personnel expenses incurred; and (3) the disgorgement of Sam’s Club’s profits.
UPPAbaby hadn’t done
any corrective advertising; courts occasionally award prospective corrective advertising
costs, but with reservations, given the “substantial potential for inaccuracy.”
Such awards are appropriate “only if it compensates the injured party for
identifiable harm to its reputation.”
There was some evidence
of identifiable harm to UPPAbaby’s brand in the record because some Sam’s customers
called the UPPAbaby support hotline or communicated online, unsure about
whether their strollers were under warranty. Another customer called to report
that Sam’s Club had advertised a different model year stroller than what it had
for sale, possibly due to quality-control differences, and that he or she felt
“confused” and deceived. “Any harm to UPPAbaby’s brand caused by this consumer
confusion is compensable, and therefore, at least in theory, it could recover
the costs of a corrective advertising campaign that would effectively repair
that harm.” [I really don’t understand the harm story here. How is harm done to
the “brand”? Ok.]
Still, Sam’s got
summary judgment on this, because UPPAbaby’s marketing expert based his corrective
advertising cost estimate at least in part on the fact that Sam’s sold the
strollers cheaply. “But even if such harm occurred, sales at discounted prices
do not violate the Lanham Act. … [A]ny harm to UPPAbaby’s brand caused simply
by discount sales is not recoverable.” Indeed, the court noted in a footnote—something
that bears on the discussion above—“[E]ven if Sam’s Club’s versions had
unavoidable material differences—for example, because they were not covered by
the manufacturer’s warranty—Sam’s Club could still legally sell them if it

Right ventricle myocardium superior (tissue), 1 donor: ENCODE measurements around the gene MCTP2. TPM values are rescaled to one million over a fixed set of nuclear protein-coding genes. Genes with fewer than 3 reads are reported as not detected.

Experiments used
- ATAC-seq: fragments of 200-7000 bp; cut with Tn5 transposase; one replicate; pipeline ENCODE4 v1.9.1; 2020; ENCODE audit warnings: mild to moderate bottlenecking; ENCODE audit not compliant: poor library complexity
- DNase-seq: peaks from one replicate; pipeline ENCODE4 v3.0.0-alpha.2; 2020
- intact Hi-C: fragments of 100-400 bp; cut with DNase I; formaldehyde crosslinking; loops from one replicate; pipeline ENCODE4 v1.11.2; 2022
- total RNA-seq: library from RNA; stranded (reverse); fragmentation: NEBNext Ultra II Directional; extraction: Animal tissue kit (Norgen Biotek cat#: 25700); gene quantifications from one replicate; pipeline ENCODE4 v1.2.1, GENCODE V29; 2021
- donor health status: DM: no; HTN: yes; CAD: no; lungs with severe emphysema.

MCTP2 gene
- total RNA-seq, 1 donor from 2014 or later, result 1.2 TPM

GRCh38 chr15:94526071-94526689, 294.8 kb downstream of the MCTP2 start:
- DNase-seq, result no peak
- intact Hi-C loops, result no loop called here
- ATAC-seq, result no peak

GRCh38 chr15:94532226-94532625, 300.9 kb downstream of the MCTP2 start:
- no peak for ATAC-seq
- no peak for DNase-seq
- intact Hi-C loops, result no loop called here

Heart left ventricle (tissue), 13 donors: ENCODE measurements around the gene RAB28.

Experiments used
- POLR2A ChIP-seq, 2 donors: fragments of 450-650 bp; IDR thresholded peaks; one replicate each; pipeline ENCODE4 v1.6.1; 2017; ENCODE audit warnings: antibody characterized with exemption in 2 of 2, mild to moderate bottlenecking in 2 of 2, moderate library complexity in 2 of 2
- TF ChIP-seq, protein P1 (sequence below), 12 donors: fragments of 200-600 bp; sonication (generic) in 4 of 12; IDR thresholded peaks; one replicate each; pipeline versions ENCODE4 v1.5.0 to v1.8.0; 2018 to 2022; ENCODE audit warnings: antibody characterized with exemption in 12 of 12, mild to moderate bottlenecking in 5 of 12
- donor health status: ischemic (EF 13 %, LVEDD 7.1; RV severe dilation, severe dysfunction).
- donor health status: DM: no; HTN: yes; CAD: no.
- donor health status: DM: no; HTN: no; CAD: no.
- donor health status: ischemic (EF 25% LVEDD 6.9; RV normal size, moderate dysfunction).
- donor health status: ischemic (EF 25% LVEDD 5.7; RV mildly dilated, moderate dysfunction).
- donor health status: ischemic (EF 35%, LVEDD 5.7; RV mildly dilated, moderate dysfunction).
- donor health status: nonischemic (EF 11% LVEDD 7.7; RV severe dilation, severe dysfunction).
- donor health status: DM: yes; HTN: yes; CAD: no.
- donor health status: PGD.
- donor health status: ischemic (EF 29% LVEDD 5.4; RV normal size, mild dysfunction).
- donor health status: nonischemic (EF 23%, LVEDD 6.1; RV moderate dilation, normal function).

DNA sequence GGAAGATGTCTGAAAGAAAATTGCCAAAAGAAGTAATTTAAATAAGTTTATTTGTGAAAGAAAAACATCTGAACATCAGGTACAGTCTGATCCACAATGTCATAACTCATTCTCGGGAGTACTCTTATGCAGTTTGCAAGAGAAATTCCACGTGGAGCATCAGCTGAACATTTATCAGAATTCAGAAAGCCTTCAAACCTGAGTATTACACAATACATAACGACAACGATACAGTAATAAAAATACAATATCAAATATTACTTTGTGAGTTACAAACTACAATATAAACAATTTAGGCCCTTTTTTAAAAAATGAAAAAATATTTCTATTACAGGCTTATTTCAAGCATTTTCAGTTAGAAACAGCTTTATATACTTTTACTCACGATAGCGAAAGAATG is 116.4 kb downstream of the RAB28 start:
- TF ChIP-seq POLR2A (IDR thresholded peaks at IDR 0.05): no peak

effectively disclaimed those differences.” Nor did UPPAbaby show that its
proposed remedy would actually redress harm to its brand. The expert proposed “an
unspecified message—either by mail or by digital advertising—to as many
consumers who may have seen Sam’s Club’s advertising as is possible. He did not
identify the contents or layout of that message, let alone explain how it would
remedy the consumer confusion arising from any material differences in the
strollers sold by Sam’s Club.” Without that, UPPAbaby was just seeking a free
ad campaign, which was not an ok way to measure damages.
Damages for personnel
expenses: UPPAbaby sought compensation for the time spent by its employees
investigating the sale of its strollers by Sam’s Club and addressing related
complaints by customers and retailers. Sure, “additional personnel expenses
arising from unauthorized sales in violation of the statute are recoverable as
a general matter.” But “[o]ne obvious issue is that most, if not all, of those
employees were salaried, so the company would have paid them regardless, and
therefore it has not suffered any incremental out-of-pocket losses.” Still, it